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    ABSTRACT: Aflatoxins are toxic secondary metabolites of the fungi Aspergillus flavus and Aspergillus parasiticus, among others. Aflatoxin contaminated corn is toxic to domestic animals when ingested in feed and is a known carcinogen associated with liver and lung cancer in humans. Consequently, aflatoxin levels in food and feed are regulated by the Food and Drug Administration (FDA) in the US, allowing 20 ppb (parts per billion) limits in food and 100 ppb in feed for interstate commerce. Currently, aflatoxin detection and quantification methods are based on analytical tests including thin-layer chromatography (TCL) and high performance liquid chromatography (HPLC). These analytical tests require the destruction of samples, and are costly and time consuming. Thus, the ability to detect aflatoxin in a rapid, nondestructive way is crucial to the grain industry, particularly to corn industry. Hyperspectral imaging technology offers a non-invasive approach toward screening for food safety inspection and quality control based on its spectral signature. The focus of this paper is to classify aflatoxin contaminated single corn kernels using fluorescence hyperspectral imagery. Field inoculated corn kernels were used in the study. Contaminated and control kernels under long wavelength ultraviolet excitation were imaged using a visible near-infrared (VNIR) hyperspectral camera. The imaged kernels were chemically analyzed to provide reference information for image analysis. This paper describes a procedure to process corn kernels located in different images for statistical training and classification. Two classification algorithms, Maximum Likelihood and Binary Encoding, were used to classify each corn kernel into "control" or "contaminated" through pixel classification. The Binary Encoding approach had a slightly better performance with accuracy equals to 87% or 88% when 20 ppb or 100 ppb was used as classification threshold, respectively.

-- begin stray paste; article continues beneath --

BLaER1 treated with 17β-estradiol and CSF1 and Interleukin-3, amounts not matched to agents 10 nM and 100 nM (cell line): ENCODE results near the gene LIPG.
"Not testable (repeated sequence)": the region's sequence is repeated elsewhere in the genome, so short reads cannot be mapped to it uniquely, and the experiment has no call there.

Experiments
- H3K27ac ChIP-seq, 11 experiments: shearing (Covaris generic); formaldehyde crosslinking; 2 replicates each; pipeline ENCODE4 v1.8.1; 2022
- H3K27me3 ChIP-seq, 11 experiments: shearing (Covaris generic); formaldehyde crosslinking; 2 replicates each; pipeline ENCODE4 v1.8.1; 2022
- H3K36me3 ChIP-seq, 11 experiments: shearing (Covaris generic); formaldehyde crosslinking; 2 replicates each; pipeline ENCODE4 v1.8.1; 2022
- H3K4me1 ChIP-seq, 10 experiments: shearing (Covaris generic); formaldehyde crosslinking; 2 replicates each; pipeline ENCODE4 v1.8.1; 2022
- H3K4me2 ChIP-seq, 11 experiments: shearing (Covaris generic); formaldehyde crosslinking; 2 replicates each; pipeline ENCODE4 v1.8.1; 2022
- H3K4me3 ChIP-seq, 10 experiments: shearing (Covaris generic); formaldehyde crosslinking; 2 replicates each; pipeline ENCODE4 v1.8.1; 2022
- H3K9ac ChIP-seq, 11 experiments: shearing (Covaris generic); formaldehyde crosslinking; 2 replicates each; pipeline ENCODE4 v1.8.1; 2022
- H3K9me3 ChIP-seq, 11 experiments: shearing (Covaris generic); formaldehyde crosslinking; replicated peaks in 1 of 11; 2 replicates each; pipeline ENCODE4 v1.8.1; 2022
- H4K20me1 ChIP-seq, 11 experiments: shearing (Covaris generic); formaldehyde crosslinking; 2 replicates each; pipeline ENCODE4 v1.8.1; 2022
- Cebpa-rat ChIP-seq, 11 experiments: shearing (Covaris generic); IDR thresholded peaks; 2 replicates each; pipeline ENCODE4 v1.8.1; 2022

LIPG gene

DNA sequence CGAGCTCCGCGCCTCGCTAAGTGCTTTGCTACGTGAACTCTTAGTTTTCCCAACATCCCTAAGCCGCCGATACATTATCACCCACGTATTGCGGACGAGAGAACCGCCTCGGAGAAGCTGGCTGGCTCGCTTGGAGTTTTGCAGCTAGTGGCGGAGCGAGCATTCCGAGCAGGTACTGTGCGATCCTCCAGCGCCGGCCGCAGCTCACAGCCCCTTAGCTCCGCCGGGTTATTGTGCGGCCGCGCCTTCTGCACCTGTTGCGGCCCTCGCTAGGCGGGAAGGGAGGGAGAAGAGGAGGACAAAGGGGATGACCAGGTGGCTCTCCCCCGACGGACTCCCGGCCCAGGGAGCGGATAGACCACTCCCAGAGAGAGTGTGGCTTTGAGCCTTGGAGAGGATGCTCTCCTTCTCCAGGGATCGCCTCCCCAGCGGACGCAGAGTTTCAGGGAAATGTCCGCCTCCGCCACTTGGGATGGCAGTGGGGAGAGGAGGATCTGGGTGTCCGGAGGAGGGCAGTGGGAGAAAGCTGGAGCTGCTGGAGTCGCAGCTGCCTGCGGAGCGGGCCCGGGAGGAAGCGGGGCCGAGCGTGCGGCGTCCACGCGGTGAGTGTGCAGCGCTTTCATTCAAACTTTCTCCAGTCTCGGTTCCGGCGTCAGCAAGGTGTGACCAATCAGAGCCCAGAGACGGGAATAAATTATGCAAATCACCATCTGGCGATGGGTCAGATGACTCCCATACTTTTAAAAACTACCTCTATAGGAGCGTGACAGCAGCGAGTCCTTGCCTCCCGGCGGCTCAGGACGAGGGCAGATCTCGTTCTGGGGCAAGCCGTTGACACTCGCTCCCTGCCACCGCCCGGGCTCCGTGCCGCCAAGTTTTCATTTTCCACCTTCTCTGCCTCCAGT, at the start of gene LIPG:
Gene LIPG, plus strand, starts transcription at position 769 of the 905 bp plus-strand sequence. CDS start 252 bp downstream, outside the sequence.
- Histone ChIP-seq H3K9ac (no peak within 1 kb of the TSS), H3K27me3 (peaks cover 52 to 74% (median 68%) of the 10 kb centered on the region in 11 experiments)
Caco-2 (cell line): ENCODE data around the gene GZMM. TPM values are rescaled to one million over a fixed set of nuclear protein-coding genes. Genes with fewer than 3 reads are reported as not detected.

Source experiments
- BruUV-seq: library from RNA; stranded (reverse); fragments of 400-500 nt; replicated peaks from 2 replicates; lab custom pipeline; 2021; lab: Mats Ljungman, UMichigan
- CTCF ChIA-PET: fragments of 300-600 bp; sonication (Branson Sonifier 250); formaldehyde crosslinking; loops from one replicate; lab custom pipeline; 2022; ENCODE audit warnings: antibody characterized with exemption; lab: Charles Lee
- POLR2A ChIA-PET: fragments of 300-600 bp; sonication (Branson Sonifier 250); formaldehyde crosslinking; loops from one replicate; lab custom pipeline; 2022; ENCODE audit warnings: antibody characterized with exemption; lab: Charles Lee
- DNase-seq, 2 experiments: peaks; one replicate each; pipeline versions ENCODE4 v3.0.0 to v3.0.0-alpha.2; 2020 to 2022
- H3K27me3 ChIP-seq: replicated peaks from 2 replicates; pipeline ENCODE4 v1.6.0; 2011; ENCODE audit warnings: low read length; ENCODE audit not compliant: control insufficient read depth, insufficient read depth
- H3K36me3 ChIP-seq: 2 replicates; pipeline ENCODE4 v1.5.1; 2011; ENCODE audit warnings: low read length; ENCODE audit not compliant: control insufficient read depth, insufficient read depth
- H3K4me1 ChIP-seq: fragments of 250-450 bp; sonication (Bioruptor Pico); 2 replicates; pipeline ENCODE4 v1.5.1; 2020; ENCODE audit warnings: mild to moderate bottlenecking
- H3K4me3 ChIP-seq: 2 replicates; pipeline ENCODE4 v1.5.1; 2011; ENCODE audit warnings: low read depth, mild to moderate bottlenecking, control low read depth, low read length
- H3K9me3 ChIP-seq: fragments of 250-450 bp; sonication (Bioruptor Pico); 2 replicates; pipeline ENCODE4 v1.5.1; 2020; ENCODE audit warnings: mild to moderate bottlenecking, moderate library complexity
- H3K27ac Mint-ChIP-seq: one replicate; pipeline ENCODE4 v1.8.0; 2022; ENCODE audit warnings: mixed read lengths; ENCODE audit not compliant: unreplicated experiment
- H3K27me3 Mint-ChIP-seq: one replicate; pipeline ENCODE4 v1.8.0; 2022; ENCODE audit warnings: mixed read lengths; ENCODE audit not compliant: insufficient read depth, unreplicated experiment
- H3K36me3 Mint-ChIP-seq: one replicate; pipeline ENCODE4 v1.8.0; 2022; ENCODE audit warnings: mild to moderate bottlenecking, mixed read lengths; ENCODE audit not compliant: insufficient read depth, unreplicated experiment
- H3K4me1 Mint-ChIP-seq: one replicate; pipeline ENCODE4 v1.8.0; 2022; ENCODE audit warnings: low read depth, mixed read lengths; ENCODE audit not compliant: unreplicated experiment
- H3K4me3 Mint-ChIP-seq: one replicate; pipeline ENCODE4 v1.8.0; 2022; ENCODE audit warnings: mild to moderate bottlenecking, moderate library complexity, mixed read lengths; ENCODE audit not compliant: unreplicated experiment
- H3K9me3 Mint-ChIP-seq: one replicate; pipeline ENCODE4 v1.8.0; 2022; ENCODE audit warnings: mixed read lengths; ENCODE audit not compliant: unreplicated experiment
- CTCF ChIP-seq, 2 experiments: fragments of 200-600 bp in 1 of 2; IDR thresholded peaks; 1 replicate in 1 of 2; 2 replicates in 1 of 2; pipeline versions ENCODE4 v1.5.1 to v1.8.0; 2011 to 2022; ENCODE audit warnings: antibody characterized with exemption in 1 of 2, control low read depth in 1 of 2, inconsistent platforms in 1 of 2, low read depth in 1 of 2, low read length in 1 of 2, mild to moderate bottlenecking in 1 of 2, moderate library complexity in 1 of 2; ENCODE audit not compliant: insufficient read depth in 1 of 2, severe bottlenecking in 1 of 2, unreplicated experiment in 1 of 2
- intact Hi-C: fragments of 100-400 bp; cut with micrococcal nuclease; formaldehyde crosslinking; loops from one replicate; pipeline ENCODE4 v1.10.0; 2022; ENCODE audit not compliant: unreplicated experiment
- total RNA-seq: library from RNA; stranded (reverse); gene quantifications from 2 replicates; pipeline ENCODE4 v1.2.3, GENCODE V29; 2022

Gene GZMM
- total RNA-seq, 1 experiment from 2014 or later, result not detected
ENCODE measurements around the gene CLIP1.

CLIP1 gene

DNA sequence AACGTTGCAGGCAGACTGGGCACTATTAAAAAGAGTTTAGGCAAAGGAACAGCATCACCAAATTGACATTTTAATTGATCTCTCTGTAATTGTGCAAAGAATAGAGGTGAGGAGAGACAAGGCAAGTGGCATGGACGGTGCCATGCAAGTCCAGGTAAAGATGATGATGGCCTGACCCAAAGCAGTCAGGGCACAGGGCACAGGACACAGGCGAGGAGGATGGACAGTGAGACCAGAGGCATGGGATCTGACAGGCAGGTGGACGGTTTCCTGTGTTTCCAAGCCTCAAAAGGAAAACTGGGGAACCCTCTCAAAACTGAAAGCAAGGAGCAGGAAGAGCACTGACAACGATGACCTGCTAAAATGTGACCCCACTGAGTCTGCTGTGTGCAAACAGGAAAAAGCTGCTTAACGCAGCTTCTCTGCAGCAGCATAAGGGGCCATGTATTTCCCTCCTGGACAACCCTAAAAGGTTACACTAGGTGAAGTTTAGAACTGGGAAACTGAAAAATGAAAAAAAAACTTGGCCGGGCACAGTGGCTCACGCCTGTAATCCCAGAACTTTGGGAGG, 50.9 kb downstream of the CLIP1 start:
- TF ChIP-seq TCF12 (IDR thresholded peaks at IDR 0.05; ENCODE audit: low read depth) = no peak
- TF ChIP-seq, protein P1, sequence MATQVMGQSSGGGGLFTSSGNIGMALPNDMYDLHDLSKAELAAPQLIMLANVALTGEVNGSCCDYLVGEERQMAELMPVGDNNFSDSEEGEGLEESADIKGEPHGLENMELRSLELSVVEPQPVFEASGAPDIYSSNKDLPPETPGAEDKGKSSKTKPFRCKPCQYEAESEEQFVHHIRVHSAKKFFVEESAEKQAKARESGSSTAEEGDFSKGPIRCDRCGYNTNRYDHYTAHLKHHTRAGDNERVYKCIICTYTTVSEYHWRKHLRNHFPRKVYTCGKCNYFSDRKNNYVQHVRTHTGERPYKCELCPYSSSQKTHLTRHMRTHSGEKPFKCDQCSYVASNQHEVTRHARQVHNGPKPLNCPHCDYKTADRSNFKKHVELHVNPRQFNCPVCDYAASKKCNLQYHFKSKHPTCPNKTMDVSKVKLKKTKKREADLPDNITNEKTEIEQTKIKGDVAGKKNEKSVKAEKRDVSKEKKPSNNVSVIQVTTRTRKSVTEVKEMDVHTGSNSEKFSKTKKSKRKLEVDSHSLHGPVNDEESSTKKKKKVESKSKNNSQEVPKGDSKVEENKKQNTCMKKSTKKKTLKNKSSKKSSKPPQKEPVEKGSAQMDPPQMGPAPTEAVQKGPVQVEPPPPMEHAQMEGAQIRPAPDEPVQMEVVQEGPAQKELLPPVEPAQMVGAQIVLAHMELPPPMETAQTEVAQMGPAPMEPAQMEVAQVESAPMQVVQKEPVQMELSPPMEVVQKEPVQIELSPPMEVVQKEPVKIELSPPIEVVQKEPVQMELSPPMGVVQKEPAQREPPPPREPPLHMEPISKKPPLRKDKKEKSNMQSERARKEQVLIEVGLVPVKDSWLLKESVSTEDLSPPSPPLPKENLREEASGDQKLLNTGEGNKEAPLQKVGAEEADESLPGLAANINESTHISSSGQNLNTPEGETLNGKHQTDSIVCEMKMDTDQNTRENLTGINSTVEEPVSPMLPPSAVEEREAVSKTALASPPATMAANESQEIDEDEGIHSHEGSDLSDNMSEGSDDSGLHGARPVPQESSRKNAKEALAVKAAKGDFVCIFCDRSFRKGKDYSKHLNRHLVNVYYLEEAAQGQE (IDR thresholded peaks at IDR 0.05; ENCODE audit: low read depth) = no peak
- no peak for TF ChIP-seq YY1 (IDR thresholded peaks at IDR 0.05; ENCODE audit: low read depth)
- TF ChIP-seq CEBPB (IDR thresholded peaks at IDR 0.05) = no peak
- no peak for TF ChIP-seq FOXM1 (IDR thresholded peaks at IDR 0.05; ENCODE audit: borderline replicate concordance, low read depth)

Proc SPIE 04/2010;